Corporate Security Auditing

Before you can embark on any IT security project, you need to understand the current environment. As we've stated several times, in project management, you should start with a problem statement. The problem statement for corporate security can be as general as, "We currently have no clear understanding of our network's vulnerabilities." However, the more specific you get, the better your solution will be. If you say, "Our network consists of servers, network storage devices, end user computers, Web services, wireless access and sensitive corporate and customer data. We do not have a detailed approach to securing these network resources" You are getting closer to defining the real problem and closer to identifying the real need. One way to develop a solid security project plan problem statement is by conducting a thorough security audit. Since knowing your starting point is the logical genesis of any security plan, we're going to delve into the details of conducting a security assessment or audit.You can conduct your assessment as one of the first major objectives of your corporate IT security plan, or you can create a separate security assessment and auditing project plan to be conducted and concluded prior to the development of your corporate IT security project plan or any of your ISAPs. Either method is acceptable as long as your projects build upon the results of your audit. In this chapter, we'll use the terms assessment and audit interchangeably.

Auditing means different things to different people but we'll use a definition commonly used in the IT security world: a thorough and methodical review of systems and technologies focused on finding vulnerabilities. Some companies hire outside security consultants to assist with their security auditing. If you choose to perform your own network security audit, you're going to need several tools and a lot of expertise to do so effectively.You'll also need one or more people on your team to volunteer to think like hackers so you can discover vulnerabilities hackers would likely exploit.

Ethical Hackers?

The term "ethical hackers" seems like a bit of an oxymoron, however, it's actually a growing field of interest these days. In order to effectively thwart hackers, you need to have the same or better skills as hackers. There are numerous companies that train people to hack systems so they can use their skills for the benefit, not detriment, of the company. Numerous organizations provide ethical hacker training and certification programs and you can find many listed using a quick online search. These courses teach participants to use the same tools, techniques, and thought processes that hackers use in order to exploit vulnerabilities and to force their way into computers, networks, and other electronic corporate resources. However, there's good news and bad news. The good news is that having these skills on your IT team can be valuable in keeping your corporate network safe. The bad news is that it's always a bit unnerving to teach your employees how to hack a network. However, if you look at the open source model for software development, you find a similar logic. Open the knowledge to many and you have a better chance of exposing and addressing vulnerabilities. And, while you can send your employees for training, you can also hire an outside consultant who is a certified ethical hacker to teach your IT staff how to hack. Remember, though, your employees may choose to learn on their own, so keep all of your options open and keep an eye on your network through various, independent methods.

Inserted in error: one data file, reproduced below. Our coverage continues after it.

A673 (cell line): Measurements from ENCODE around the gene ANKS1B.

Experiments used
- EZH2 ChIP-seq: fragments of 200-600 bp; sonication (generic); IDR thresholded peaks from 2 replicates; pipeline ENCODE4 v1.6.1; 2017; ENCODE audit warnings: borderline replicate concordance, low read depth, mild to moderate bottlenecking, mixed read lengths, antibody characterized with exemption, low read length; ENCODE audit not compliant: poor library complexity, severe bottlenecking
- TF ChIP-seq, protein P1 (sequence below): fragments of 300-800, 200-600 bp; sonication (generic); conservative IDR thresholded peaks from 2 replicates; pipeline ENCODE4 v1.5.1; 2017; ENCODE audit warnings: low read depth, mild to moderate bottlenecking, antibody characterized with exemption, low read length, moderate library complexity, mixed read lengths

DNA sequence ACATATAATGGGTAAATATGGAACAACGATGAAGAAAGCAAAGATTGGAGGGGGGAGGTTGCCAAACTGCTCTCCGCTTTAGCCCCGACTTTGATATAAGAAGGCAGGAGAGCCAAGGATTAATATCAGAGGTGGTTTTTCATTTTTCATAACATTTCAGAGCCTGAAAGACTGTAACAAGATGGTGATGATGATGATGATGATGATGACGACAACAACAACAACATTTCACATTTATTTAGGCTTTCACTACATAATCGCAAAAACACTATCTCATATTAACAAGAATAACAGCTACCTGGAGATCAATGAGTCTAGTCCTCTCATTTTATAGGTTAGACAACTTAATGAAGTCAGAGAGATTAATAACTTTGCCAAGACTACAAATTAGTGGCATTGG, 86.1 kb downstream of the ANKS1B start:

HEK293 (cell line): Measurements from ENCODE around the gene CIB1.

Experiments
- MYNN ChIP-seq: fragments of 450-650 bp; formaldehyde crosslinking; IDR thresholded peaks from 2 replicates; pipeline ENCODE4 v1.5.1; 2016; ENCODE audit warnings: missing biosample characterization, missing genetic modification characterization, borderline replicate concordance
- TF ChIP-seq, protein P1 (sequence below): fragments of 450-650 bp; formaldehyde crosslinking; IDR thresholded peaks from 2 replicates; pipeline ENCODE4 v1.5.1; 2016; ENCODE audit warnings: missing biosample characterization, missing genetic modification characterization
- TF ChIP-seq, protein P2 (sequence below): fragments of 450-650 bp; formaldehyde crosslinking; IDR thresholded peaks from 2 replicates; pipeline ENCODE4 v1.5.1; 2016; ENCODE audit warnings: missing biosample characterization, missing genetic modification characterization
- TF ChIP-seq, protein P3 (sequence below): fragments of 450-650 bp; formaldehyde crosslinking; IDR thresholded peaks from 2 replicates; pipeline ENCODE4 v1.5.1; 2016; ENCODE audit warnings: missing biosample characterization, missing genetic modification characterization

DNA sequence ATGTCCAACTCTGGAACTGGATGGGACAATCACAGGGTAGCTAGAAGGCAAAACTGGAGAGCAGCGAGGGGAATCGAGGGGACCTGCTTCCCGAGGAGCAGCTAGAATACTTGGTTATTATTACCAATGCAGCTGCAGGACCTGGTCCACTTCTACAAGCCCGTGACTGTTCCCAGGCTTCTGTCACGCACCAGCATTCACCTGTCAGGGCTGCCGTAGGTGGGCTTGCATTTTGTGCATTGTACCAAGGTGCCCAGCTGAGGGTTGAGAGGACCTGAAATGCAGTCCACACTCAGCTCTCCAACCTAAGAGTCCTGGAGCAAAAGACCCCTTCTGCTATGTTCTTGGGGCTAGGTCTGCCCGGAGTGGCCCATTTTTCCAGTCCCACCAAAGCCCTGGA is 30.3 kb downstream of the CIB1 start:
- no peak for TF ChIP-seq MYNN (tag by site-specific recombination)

Hackers, like robbers or car thieves, will attack the easiest targets first. For example, in the case of wireless networks, hackers will certainly take an unsecured wireless network over a protected one any day. Just like the car thief, the easiest cars to steal are ones that are (in this order):

Project Management Made Easy

Project Management Made Easy

What you need to know about… Project Management Made Easy! Project management consists of more than just a large building project and can encompass small projects as well. No matter what the size of your project, you need to have some sort of project management. How you manage your project has everything to do with its outcome.

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